Mike Napoli
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Mike Napoli announces retirement


First baseman Mike Napoli has decided to retire from Major League Baseball. Napoli announced his decision in a social media post on Saturday, thanking his family, agent, and previous teams for helping shape his 12-year career in the majors.

“I dreamed about playing baseball since I was a little kid growing up in Hollywood, FL,” Napoli wrote, “and I was lucky enough to get paid to play a kids game for 18 years. Along the way, I formed a ton of lifelong relationships with my teammates, coaches and front office personnel. I want to give a special thanks to my brothers on the 2011 Rangers, 2013 Red Sox and 2016 Indians. Without them, I would never have had the opportunity to play in three World Series, all incredibly memorable, and win one epic Championship with my Bearded Brothers in Beantown. I was blessed to be mentored by great people at the beginning of my career with the Angels and was able to bring that winning attitude to each clubhouse that I was fortunate to be a part of.”

Napoli, 37, has not appeared in a major league game since September 14, 2017. He inked a minor league contract with the Indians in February, but made it through just seven games in Triple-A before a torn ACL and meniscus forced him to undergo season-ending knee surgery. With a projected recovery timetable of 10-14 months and no promise of another major-league call-up, retirement seemed to be the inevitable next step for the veteran infielder.

He’ll leave behind a storied major league career, one which saw him contribute to eight postseason runs with the 2007 – 2009 Angels, 2011, 2012 and 2015 Rangers, 2013 World Champion Red Sox and 2016 Indians. He turned in his most impressive regular-season performance in 2011, when he slugged .320/.414/.631 with 30 home runs, a 1.046 OPS, and 5.4 fWAR across 432 PA for the Rangers. The following season, he earned his first and only All-Star berth after a strong showing in the first half, but slumped to a .227 average and 2.1 fWAR by season’s end. During his final major league campaign in 2017, the aging first baseman took another one-year deal with the Rangers and slashed a career-worst .193/.285/.428 with 29 home runs and a .428 OPS in 485 PA.

While his playing days are well behind him now, Napoli doesn’t appear to be closing the door on future MLB opportunities. He may never squat behind the plate or man first base in another major league game, but a front-office gig or media role may still be open to him. “I look forward to exploring opportunities in the baseball world as I plan to continue giving back to the game that has given me so much,” he said.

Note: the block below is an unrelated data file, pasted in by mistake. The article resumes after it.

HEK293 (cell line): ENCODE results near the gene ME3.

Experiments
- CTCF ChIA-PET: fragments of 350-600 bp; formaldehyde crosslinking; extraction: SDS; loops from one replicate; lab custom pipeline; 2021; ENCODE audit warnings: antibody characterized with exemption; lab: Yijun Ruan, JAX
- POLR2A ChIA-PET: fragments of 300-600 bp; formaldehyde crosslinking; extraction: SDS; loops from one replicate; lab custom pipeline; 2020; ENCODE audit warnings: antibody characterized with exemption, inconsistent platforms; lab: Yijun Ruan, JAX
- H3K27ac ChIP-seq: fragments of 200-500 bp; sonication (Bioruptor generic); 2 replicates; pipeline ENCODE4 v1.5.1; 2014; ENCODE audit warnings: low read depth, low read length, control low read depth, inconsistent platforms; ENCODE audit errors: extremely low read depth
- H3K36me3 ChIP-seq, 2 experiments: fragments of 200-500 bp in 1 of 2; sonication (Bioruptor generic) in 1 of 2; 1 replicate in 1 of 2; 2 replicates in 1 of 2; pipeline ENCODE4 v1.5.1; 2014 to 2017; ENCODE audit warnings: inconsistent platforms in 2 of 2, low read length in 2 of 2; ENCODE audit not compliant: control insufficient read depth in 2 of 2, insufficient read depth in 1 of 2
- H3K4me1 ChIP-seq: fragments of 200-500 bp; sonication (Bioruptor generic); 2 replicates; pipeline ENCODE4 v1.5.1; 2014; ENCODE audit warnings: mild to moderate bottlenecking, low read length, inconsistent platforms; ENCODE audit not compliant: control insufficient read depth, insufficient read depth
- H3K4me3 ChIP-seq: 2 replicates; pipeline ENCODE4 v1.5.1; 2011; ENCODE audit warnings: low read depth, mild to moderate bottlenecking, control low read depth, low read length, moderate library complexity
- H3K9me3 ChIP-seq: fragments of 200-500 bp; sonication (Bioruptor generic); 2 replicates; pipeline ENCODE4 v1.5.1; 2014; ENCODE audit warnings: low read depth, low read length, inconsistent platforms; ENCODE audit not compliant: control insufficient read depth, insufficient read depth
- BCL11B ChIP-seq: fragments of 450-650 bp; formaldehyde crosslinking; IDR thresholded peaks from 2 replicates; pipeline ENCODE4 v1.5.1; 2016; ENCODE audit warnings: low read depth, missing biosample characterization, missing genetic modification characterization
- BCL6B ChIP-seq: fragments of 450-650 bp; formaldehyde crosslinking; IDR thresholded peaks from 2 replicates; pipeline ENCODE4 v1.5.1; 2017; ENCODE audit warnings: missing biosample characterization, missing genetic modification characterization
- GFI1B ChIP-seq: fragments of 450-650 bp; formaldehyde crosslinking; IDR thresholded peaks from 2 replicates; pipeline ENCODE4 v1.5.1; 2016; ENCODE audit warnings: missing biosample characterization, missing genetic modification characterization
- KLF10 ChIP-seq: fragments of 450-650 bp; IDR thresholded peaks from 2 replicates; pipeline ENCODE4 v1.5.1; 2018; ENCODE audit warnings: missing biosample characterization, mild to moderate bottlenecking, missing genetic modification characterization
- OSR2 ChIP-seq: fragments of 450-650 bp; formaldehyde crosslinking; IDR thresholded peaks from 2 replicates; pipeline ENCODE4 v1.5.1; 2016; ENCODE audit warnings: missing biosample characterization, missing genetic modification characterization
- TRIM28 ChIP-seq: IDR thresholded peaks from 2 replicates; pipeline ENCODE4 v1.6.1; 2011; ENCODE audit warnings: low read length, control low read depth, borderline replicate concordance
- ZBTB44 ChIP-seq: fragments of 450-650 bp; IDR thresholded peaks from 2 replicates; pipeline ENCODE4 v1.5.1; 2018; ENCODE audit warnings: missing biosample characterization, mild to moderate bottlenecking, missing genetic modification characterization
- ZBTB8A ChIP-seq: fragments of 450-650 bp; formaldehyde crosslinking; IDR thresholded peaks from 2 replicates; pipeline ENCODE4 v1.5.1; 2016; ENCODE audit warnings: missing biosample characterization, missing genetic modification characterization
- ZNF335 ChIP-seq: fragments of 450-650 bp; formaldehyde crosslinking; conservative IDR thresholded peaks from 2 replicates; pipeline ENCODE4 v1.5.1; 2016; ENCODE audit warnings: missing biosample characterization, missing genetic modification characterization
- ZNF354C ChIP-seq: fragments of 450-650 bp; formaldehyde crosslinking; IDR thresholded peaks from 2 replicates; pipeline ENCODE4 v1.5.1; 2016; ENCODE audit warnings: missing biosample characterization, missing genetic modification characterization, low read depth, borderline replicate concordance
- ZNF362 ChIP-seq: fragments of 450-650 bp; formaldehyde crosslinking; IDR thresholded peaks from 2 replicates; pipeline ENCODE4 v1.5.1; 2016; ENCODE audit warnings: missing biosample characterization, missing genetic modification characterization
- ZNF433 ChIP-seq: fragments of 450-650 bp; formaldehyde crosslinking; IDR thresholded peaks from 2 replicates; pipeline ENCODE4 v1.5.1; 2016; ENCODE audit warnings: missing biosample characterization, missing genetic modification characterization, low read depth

Dustin Pedroia going back on injured list

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Welp, that didn’t last long. Red Sox second baseman Dustin Pedroia is going back on the injured list with more knee issues. If it matters the Sox say it’s not a big deal and they expect him back sooner rather than later, but they also said that his post-2017 knee surgery was just a “cleanup” at first and that basically cost him a year. So.

Pedroia has played in six games and is 2-for-20 with a walk.

I don’t think it’s hyperbole to say that Pedroia’s career may be nearing an end. Sure, he’s under contract for two more years after this season, but he’s also in a unfortunate spiral that so many players experience in their mid-to-late 30s.

Running a website like this makes it all the clearer, actually. When you search a player’s name in our CMS, you get every post in which he appears in reverse chronological order. Just about every long-tenured player ends with about six posts in which he is alternately placed on and activated from the disabled/injured list. Then an offseason link to a big feature in which he’s written about as being “at a crossroads” followed by something vague about “resuming baseball activities” and then, inevitably, the retirement announcement. I can’t count the number of guys whose careers I can tick off in that way by browsing the guts of this site.

I hope that’s not the case for Pedroia. I hope that there’s a “Pedroia wins Comeback Player of the Year” post in the future. Or at the very least a silly “Miller’s Crossing” reference in an “And that Happened” in which I say “the old man’s still an artist with the Thompson” after he peppers the ball around in some 3-for-4, two-double game. I want that stuff to happen.

It’s just that, if you watch this game long enough, you realize how unlikely that is once a player starts to break down.